Our Heavenly father wants us to learn this experientially and so as it seemeth Him good He at times leaves a man to himself. Hezekiah was a man of God. Yet there came a time when God left him to himself. ‘Howbeit in the business of the ambassadors of the princes of Babylon, who sent unto him to enquire of the wonder that was done in the land, GOD LEFT HIM, TO TRY HIM, THAT HE MIGHT KNOW ALL THAT WAS IN HIS HEART’. [2Chron 32:31]

    That WHO might know? Not God! For known unto God are all things from the beginning of the world [Acts 15:18] But that Hezekiah might know! Even so, sometimes, as seemeth good to Him the Lord leaves his saints and does not sustain them in their temptation that they may realize their need and dependency on the Divine hand to uphold them! But for these severe temptations, the soul would go skipping along, gloating over its own pretty piety, full of self-admiration. As a severe case of smallpox will prevent a pretty face from standing before a mirror, so terrible temptations prevent holy souls from admiring their own graces.

    Finally, Temptation leads us into real heart-felt sympathy and compassion for others. ‘Blessed be God, who comforteth us in all our tribulation, that we may be able to comfort them which are in any trouble, by the comfort wherewith we ourselves are comforted of God [2Cor 1:3,4]. It takes deep trials to soften and widen the sympathies. Having been overtaken by temptation and greatly sinned, our language will cease to be “God, I thank thee, that I am not as other men are, extortioners, unjust, adulterers etc” but rather “God be merciful to me a sinner”![Luke 18:11] When a man sees himself as one who has greatly sinned against God and in need of great mercy; there will be a tenderness in his judgment and a broadness in his compassion which no camp-meetings or ‘Word-Studies’ could ever impart.

    So the conclusion of the matter is: Temptation is good for us. ‘Now for a season, if need be, ye are in heaviness through manifold temptations: That the trial of your faith, being much more precious than of gold that perisheth, though it be tried with fire, might be found unto praise and honor and glory at the appearing of Jesus Christ’! [1Pet 1:7] Amen!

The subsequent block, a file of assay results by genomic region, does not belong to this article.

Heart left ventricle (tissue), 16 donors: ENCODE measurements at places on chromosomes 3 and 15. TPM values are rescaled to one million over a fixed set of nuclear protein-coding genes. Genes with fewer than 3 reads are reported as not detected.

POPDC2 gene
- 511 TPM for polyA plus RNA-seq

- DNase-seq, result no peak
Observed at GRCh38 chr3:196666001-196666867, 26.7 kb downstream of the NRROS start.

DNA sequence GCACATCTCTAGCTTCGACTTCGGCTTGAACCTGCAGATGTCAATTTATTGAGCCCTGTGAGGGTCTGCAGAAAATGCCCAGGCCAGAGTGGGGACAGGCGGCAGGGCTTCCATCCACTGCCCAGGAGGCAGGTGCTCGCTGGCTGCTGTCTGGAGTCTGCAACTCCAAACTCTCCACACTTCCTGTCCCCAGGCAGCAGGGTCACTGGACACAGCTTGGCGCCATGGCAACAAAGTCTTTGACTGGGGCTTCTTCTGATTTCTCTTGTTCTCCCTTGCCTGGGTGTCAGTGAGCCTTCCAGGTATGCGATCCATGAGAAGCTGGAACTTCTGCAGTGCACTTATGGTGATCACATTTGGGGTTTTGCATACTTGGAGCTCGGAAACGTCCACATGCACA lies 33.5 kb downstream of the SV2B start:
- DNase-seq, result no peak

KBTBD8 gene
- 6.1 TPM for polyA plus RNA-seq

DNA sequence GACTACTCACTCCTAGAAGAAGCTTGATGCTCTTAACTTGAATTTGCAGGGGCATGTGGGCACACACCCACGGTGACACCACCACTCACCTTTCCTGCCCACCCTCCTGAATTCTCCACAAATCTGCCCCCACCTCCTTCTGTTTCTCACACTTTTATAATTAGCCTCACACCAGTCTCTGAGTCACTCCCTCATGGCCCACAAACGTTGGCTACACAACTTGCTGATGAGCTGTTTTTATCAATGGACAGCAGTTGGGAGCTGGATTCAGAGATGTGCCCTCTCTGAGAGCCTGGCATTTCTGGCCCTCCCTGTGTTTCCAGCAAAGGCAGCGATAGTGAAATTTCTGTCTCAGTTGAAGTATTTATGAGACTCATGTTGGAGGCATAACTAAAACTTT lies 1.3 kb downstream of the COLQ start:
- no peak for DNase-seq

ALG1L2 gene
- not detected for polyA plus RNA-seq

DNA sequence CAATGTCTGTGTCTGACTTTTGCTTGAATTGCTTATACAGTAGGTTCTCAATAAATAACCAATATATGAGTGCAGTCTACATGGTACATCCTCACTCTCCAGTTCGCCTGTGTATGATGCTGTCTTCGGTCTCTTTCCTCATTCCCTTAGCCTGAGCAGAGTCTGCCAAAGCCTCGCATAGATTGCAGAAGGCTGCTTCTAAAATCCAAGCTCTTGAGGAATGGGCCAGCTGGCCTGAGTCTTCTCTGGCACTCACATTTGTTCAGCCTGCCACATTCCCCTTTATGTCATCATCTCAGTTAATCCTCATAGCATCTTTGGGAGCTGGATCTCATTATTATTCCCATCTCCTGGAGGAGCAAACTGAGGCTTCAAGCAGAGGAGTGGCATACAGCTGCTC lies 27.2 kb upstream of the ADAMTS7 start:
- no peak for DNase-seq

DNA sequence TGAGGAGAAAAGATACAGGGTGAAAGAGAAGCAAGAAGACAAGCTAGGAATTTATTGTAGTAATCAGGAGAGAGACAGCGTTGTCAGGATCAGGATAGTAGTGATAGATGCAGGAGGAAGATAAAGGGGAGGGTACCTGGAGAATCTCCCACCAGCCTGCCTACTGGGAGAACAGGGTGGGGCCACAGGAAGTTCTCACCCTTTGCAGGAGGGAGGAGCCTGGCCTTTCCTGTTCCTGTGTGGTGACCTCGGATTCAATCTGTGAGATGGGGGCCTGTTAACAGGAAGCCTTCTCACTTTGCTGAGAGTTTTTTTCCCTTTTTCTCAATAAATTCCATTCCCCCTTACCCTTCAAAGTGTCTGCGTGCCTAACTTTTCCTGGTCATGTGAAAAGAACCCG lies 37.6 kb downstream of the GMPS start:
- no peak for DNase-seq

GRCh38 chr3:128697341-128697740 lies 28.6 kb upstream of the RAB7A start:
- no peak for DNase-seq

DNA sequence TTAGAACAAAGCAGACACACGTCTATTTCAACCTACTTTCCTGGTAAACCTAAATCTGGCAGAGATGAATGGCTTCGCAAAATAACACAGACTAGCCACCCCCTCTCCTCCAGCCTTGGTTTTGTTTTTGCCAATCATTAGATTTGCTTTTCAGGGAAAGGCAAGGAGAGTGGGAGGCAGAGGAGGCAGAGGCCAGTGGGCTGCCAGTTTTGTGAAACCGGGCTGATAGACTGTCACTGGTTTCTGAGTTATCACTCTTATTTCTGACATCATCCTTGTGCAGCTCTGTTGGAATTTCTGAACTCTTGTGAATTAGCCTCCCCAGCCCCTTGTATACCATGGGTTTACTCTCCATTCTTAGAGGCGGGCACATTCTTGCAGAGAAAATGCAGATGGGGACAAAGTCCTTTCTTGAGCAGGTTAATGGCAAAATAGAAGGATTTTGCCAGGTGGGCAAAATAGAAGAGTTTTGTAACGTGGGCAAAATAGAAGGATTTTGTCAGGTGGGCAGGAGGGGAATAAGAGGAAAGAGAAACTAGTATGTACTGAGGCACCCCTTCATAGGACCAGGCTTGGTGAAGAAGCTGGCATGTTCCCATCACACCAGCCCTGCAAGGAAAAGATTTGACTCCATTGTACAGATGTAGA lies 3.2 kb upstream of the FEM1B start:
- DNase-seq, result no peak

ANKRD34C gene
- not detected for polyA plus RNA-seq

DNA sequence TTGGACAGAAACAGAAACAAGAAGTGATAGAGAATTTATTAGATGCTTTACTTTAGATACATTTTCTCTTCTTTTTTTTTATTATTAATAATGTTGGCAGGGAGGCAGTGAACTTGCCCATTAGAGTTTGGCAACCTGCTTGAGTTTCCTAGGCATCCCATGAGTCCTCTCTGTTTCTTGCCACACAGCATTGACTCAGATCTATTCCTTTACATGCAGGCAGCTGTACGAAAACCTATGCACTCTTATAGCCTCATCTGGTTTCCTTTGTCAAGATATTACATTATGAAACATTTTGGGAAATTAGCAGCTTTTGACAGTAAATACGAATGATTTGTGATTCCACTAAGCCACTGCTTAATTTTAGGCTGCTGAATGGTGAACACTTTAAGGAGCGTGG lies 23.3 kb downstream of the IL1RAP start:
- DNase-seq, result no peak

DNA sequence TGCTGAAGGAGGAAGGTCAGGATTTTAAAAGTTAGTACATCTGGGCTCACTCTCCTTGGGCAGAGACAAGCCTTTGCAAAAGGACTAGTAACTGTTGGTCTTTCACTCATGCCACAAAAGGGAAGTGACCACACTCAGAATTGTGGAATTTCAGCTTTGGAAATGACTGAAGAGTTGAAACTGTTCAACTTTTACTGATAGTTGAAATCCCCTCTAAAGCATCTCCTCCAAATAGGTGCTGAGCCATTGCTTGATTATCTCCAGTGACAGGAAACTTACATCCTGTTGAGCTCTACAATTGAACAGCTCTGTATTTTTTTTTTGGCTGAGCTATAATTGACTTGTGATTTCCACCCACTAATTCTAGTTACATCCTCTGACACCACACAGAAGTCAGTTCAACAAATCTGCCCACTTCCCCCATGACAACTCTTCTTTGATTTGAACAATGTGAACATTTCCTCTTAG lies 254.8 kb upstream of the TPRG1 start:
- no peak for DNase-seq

• He is speaking about leading sin. Here is the entire quote: “I find it most true, that the greatest temptation out of hell is to live without temptations. If my waters would stand, they would rot. Faith is the better for the free air and the sharp winter storm in its face. Grace withereth without adversity. The devil is but God’s master-fencer, to teach us how to handle our weapons.”

      I would caution you to be careful of what you say about temptation leading to sin as being a necessity for the Christian life. Yes, I believe that none will be without sin until we are glorified and with the Lord, but that does not mean that we are not capable nor is sin a necessity for that end.

      If sin was a necessity, this would go against the sanctifying work of the Holy Spirit that indwells. When you’re quoting the Psalms and speaking about Hezekiah and David, remember they didn’t have the ministry of the Holy Spirit in the manner that we do today. He didn’t not indwell them as He does us. Yes, God will convict us by the ministry of the Holy Spirit, but we don’t have to rely upon sin to remember our dependence upon Him…we rely upon the Spirit. That’s where our strength is at, that we have been sealed with a promise and that He testifies about our risen Savior and King, Jesus Christ! (Ephesians 2, John 16)

      Grace and Peace.